ICU Volume 12 - Issue 2 - Summer 2012 - Cover Story

Outcome-Based Education is the Future

On 20 July, 1958, delegates of the professional organisations representing medical specialists of the six member countries of the very new European Community (EEC) convened in Brussels and created the European Union of Medical Specialists (UEMS), which later came to define the basic principles involved in training the community’s medical experts. Over the years, amid developments and the expanding EU, requirements and ideology have evolved to reach an ever more appropriate guideline for education.


The objectives of the European Union of Medical Specialists (UEMS) are, among others: 

• The study, promotion and harmonisation of the highest level of training in healthcare, medical practice and medical specialities within the EU; and 

• The study and promotion of free movement of specialist doctors within the EU. 


To achieve these objectives, the UEMS has set up sections and boards for each medical specialty (UEMS Statutes). Multidisciplinary boards, such as the Multidisciplinary Joint Committee of Intensive Care Medicine (MDJCICM), cover special competence areas that are not covered by a basic specialty.

If you are on the specialist registry in any European country, then you are automatically entitled to be registered as a specialist in the other EU countries. But that does not mean that you are equally fit to practice in every country. If we want to continue having a common market for doctors in Europe, then we must aim for a common setup of postgraduate training, even though each individual country is responsible for its own training and certification.

Some years ago, the duration of specialist training in anaesthesiology varied from three to seven years throughout Europe (Egger-Halbeis et al. 2007). The EU Directive 2005/36/EC on the recognition of professional qualifications requires three years, but this rule was based on information from a time when the specialty was far less complex than today. Concerning intensive care medicine, anaesthesiologists led development in the field from the first stages; yet, the required duration of training in intensive care medicine in anaesthesiology varies between three months and two years throughout the EU.

Since the first postgraduate training guidelines were published by the European Board of Anaesthesiology (EBA) in 2001, the EBA has worked to harmonise training in anaesthesiology, reanimation and intensive care medicine. This guideline described the basic knowledge, skills and methods that a modern practicing specialist in anaesthesiology must possess. It consisted of a list of aims, basic science content, physiology, pharmacology, physics and measurements, and anatomy. There was a core syllabus for anaesthesia, pain management, pre-hospital, emergency and intensive care medicine. The latter was divided into diagnostic and therapeutic problems of the respiratory system, the cardiovascular system, head injury, affection of the central nervous system, multiple organ system failure and communication skills.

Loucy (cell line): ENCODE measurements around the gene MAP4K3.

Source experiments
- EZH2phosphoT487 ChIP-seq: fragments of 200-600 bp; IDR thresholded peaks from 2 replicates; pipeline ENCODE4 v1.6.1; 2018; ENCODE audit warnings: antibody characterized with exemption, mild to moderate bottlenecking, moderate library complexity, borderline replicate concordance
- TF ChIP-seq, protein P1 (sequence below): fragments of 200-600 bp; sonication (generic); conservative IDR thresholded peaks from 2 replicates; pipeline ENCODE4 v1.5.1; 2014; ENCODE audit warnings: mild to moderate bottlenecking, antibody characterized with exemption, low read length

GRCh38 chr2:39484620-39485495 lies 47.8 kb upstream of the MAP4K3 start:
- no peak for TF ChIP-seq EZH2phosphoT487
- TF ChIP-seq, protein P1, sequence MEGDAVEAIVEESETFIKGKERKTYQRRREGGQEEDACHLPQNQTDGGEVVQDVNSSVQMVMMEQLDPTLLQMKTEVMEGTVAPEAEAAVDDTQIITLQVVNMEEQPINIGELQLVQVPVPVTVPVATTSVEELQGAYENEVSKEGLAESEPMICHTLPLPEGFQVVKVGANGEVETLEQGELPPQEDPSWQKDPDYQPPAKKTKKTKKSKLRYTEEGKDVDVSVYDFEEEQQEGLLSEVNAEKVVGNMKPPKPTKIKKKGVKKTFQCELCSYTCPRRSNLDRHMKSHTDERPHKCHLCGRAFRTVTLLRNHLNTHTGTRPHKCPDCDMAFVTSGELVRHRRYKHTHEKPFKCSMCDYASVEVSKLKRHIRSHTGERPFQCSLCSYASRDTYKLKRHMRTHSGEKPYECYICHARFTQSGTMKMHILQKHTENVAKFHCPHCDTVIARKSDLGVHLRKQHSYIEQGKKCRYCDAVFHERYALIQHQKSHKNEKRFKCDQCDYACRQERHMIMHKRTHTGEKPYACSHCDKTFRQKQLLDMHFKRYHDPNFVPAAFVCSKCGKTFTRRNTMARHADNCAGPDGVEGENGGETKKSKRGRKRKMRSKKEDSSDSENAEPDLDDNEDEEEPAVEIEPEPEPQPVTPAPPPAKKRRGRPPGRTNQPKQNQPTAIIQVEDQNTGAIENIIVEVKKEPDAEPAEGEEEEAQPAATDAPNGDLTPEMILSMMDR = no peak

A European Hospital Visitation Programme was introduced to ensure the quality of training, while logbooks were recommended as a tool to record the number of procedures undergone.

 The minimum duration of training was set to five years, of which a minimum of six months should be spent in intensive care and three months in both pain and emergency medicine. 


A Change of Course 

In 2005 and 2007, the EU expanded. With several new countries with varying training programmes entering the community, the 2001 guidelines needed revision (Carlsson et al, 2008). The EBA acknowledged that simply listing the duration of time spent in various fields, and doing any procedure a certain number of times, would not ensure a candidate's competency in taking care of patients. Hence, the objectives have now been changed from process-oriented specialisation to outcome-based training. This work led to the announcement of a completely revised set of guidelines and curriculum in 2011: “Anaesthesiology, Pain and Intensive Care Medicine UEMS/EBA Guidelines” ( PGT-guidelines.pdf), which were detailed in an editorial this year (Van Gessel et al 2012). 


The competencies as endpoints of training and the focus of evaluation were described: 

• To demonstrate clinical skills in pre-, periand postoperative clinical management;

• To improve familiarity with chronic pain management both in acute and postoperative situations; 

• To ensure specialists are able to safely handle critical situations, including resuscitation; 

• To ensure provision of general intensive care for adult medical and surgical patients and general paediatric patients; 

• To ensure functionality in pre-hospital and emergency medicine; 

• To show activity in the development and science of the specialty; 

• To demonstrate satisfactory behavioural and professional attitude towards patients and hospital employees at large; and 

• To ensure specialists are able to function as role models and teachers for younger colleagues.

The protocol includes an emphasis on progression from easier to more difficult situations, on the use of mentors and simulators, and on evaluation of each trainee at regular intervals.

Following the outline of broad competencies in these guidelines, the EBA decided to develop much more specific tools to facilitate the setting up of training programmes in each individual nation.